The People's Contest is directed by a team of scholars and librarians to advance scholarship on the Pennsylvania home front during the Civil War era. The website is a resource station for the vast and diverse collections of archival material around the state—from local county historical societies to large state museums and libraries—and point scholars in promising new directions of inquiry.Through The People's Contest website, researchers have access (1) to bibliographic records for collections residing at libraries, archives, historical societies, and museums throughout the state with an emphasis on technologically hidden and unprocessed collections; (2) to images and transcriptions of research materials; and (3) to interpretive essays, scholarly projects and links to outside sources. The People's Contest is a collaborative project of the Richards Civil War Era Center, The Pennsylvania State University Libraries, Senator John Heinz History Center, the Historical Society of Pennsylvania, and the Pennsylvania Historical and Museum Commission, and is part of a series of initiatives to commemorate the Civil War sesquicentennial.
The website tackles two interrelated problems: the Civil War northern home front, particularly Pennsylvania, remains understudied compared to the Confederacy; secondly, important collections remain unprocessed and un-described and therefore underused for telling a broader story of the war beyond the battlefield, especially issues concerning politics, race, ethnicity, and gender.
This project focuses on the complex and varied story of Pennsylvania during the Civil War era. Pennsylvania was a highly contested state before, during, and after the war and stands in sharp contrast with an overly simplistic image of the North as a unified region. Pennsylvania shows that the there were multiple experiences, not one. Philadelphia contained one of the most significant African-American communities on the eastern seaboard. In the lumber region of the northern tier, dissent was an important feature as deserters sought refuge there. In the northeast, labor issues erupted in the coal regions. Confederate soldiers not only invaded the south-central region, but also conducted raids on railroad bridges and burned a significant portion of Chambersburg. In Pittsburgh and Philadelphia, industrialization became important. Women were brought into the workforce and they were encouraged to help in fund-raising efforts such as Sanitary Fairs.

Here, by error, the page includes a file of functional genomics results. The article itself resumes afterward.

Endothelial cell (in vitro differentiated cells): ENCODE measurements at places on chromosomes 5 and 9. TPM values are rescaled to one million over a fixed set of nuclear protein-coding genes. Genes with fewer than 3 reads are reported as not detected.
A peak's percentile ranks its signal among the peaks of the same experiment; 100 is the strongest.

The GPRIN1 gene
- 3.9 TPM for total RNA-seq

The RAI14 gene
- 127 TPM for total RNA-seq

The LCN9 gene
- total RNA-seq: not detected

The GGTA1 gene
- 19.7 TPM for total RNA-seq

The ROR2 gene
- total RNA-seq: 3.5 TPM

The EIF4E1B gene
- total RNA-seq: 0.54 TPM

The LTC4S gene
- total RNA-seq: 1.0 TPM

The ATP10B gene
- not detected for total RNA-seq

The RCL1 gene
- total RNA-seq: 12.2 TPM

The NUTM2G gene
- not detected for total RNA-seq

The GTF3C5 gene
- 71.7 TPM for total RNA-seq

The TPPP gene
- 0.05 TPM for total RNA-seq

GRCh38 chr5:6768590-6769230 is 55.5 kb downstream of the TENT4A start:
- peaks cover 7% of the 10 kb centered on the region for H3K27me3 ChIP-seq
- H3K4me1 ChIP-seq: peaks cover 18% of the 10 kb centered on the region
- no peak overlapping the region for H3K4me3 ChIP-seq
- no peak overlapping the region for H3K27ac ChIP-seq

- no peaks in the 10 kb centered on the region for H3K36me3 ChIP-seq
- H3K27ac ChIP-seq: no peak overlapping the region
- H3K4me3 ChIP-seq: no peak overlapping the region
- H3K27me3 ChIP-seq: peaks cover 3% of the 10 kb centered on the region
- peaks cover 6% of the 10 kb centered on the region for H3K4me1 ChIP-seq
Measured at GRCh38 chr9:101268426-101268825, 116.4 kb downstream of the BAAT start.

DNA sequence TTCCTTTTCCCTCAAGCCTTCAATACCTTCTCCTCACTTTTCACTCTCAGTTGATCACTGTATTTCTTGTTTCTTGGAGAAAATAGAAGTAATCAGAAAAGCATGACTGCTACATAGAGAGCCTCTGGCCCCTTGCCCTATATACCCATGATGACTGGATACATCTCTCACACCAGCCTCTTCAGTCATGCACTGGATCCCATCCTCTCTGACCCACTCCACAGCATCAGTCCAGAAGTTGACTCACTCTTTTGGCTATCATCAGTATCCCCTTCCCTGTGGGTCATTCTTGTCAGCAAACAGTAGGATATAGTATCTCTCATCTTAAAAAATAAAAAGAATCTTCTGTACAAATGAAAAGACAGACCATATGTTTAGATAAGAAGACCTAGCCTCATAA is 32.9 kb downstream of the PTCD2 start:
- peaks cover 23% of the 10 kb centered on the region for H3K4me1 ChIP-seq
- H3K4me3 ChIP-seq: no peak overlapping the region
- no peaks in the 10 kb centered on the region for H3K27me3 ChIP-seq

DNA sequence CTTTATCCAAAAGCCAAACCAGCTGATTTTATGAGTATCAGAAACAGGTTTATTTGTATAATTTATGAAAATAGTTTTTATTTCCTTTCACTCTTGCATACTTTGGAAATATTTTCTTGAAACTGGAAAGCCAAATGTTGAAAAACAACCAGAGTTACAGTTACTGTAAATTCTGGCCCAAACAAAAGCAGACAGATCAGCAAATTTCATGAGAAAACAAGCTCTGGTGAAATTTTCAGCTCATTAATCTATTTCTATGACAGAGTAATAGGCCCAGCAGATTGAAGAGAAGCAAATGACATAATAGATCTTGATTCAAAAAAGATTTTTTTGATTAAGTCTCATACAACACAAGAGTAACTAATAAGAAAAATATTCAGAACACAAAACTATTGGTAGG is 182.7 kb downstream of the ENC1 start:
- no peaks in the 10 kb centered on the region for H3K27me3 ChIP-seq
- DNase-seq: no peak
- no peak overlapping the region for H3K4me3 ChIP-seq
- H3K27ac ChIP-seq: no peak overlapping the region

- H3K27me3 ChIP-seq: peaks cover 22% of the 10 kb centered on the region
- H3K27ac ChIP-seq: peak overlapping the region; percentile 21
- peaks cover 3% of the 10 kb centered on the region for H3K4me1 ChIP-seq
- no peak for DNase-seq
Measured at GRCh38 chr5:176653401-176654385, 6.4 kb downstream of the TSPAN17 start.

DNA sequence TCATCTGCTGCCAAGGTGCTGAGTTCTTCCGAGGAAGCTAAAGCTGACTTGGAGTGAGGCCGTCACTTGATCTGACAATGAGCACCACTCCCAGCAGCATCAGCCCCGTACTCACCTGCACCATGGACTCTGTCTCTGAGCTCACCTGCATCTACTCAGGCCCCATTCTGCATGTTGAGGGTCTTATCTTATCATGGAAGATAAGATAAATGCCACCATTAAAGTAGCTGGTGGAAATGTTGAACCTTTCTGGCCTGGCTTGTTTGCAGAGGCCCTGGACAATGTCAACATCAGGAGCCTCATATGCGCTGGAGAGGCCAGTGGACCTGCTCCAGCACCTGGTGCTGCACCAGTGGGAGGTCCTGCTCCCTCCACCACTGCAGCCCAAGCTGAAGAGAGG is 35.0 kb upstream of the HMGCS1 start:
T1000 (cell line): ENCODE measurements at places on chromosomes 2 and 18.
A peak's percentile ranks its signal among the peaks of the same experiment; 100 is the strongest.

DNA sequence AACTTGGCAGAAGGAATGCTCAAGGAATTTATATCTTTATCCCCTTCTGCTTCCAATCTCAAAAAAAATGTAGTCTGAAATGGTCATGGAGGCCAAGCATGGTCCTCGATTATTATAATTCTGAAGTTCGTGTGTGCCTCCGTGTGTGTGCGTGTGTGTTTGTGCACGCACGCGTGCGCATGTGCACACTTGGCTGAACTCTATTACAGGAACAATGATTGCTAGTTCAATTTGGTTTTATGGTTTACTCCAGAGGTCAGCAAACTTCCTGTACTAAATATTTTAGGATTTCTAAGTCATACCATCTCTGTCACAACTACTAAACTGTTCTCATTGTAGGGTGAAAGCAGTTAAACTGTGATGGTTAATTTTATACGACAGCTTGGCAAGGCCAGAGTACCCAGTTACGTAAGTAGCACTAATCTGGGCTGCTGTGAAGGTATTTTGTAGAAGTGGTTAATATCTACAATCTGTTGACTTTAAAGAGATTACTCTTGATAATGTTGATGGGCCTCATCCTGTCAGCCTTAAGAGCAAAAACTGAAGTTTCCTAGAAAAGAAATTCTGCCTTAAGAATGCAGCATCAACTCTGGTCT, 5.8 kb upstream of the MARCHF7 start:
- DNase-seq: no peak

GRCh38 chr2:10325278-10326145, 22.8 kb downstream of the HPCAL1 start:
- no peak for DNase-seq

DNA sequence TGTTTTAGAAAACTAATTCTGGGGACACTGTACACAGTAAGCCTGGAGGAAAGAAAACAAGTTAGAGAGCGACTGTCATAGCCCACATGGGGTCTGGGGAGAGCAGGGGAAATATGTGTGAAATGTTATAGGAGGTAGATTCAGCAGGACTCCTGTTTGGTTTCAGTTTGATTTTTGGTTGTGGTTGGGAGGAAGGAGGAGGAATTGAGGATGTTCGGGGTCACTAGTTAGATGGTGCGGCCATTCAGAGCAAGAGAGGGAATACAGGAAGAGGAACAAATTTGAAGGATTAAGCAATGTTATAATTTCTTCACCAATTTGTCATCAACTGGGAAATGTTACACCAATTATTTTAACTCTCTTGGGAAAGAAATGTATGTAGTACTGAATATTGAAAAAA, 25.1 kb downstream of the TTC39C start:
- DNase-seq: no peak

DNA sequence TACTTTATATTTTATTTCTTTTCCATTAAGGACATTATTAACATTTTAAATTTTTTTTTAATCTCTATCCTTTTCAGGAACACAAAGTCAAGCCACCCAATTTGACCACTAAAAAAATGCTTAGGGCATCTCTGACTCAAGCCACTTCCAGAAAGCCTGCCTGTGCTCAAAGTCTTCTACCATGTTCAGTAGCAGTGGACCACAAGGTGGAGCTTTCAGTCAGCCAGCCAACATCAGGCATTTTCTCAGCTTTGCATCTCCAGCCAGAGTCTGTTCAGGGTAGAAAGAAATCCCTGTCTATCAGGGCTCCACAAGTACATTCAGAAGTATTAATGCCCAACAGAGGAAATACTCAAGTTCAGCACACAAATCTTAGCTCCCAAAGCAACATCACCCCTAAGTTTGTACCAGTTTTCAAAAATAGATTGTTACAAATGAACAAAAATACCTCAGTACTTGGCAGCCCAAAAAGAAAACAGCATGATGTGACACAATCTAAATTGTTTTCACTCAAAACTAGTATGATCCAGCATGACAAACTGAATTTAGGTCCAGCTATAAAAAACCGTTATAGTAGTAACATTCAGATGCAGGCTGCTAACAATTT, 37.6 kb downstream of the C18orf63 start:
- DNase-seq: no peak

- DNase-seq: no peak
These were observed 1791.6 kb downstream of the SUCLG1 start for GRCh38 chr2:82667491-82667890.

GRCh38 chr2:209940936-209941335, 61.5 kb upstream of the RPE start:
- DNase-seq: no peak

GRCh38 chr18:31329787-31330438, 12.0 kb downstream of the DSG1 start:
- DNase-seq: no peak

The People's Contest hopes to advance scholarship on the story of the Civil War away from the battlefield by identifying and revealing valuable materials held in archives and special collections across the state.
The chronological boundaries for the project are 1851-1874. The first date corresponds with the Christiana Riot in Lancaster, Pennsylvania on September 11, 1851, an important example of the struggle over the 1850 Fugitive Slave Act and the escalating tension between the North and the South.
The riot began when Maryland slave-owner Edward Gorsuch arrived in Christiana, Pennsylvania to reclaim a runaway slave under the 1850 fugitive slave law. At the home of William Parker, a free black man who was helping hide the fugitive, a conflict ensued between Parker and his neighbors and Gorsuch and his posse. In the midst of the “riot” Gorsuch was shot and killed. Public opinion in Lancaster supported Parker, and no one was convicted in Gorsuch’s death. The latter date is considered by scholars the traditional end-point for Reconstruction.